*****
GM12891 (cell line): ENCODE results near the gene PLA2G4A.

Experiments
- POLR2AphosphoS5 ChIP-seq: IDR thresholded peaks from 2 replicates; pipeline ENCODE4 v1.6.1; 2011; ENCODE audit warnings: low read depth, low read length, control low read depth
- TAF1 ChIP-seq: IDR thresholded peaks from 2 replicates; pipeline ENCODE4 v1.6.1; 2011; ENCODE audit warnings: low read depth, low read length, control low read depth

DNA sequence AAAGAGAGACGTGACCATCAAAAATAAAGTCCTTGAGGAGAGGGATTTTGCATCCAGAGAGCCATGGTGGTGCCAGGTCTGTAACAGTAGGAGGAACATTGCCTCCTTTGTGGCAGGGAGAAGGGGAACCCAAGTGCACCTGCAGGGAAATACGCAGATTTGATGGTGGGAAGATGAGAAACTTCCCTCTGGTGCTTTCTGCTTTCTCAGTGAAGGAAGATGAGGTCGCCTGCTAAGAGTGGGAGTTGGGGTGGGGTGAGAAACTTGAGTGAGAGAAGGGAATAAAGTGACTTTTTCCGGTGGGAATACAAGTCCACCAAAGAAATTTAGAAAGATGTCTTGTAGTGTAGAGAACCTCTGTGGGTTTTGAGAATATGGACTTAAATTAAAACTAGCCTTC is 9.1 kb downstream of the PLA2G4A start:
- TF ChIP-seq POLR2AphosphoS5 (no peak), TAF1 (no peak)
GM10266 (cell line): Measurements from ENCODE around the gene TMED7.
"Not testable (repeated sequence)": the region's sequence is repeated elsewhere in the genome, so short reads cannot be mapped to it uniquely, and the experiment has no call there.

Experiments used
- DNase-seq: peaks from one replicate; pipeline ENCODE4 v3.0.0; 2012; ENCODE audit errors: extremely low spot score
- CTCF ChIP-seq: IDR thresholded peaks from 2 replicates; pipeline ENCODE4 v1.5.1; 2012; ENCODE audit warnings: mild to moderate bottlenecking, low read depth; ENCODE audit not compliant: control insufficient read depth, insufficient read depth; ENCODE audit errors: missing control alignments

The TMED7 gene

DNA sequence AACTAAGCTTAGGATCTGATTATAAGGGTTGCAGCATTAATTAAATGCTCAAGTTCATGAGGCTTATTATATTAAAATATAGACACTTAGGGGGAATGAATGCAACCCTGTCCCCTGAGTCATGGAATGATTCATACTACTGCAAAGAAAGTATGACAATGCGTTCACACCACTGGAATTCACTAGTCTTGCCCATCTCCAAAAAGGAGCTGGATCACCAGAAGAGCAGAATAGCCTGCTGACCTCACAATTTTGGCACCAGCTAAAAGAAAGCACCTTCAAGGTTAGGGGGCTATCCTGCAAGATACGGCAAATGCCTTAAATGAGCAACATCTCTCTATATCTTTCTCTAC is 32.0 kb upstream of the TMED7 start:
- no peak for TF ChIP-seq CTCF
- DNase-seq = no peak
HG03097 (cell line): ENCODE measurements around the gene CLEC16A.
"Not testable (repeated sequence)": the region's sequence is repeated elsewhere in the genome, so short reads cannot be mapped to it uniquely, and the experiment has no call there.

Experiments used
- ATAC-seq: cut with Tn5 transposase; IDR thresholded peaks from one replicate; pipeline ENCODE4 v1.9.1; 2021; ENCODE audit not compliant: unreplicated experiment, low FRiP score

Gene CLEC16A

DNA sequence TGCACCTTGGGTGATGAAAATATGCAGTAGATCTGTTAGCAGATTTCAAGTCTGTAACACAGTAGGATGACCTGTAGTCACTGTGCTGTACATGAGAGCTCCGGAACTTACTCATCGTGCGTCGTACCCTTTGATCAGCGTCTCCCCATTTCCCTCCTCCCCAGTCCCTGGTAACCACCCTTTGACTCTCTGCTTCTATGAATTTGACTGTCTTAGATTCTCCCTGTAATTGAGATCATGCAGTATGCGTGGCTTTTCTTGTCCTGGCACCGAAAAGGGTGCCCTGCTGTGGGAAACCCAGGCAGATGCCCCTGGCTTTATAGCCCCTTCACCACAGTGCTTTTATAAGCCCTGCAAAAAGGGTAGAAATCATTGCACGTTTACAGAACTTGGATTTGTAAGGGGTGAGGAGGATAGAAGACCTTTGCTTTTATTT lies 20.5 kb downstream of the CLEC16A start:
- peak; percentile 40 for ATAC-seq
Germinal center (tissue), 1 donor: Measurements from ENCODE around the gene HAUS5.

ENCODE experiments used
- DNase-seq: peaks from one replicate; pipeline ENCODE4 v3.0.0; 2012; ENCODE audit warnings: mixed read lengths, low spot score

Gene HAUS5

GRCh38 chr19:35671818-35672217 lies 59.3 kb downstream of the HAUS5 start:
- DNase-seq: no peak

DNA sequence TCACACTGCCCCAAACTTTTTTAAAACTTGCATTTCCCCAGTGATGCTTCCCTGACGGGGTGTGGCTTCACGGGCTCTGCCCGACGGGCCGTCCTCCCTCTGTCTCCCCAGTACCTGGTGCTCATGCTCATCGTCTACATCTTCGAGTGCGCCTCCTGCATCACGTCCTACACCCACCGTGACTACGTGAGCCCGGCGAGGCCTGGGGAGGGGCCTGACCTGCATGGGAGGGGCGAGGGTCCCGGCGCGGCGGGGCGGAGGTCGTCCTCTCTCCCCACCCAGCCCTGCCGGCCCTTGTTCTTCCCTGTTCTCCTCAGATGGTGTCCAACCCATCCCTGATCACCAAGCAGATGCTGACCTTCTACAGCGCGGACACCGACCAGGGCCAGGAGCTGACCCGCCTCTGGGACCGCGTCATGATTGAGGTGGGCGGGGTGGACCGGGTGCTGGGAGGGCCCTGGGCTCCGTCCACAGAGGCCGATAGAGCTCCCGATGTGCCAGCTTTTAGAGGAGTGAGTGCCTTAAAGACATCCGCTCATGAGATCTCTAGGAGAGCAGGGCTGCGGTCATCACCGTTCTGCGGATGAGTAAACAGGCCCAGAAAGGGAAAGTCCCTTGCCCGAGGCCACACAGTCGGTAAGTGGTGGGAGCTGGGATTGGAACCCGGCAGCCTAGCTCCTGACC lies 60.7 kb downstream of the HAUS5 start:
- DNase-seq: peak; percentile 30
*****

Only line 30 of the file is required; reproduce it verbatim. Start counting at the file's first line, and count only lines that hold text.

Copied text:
- DNase-seq: peak; percentile 30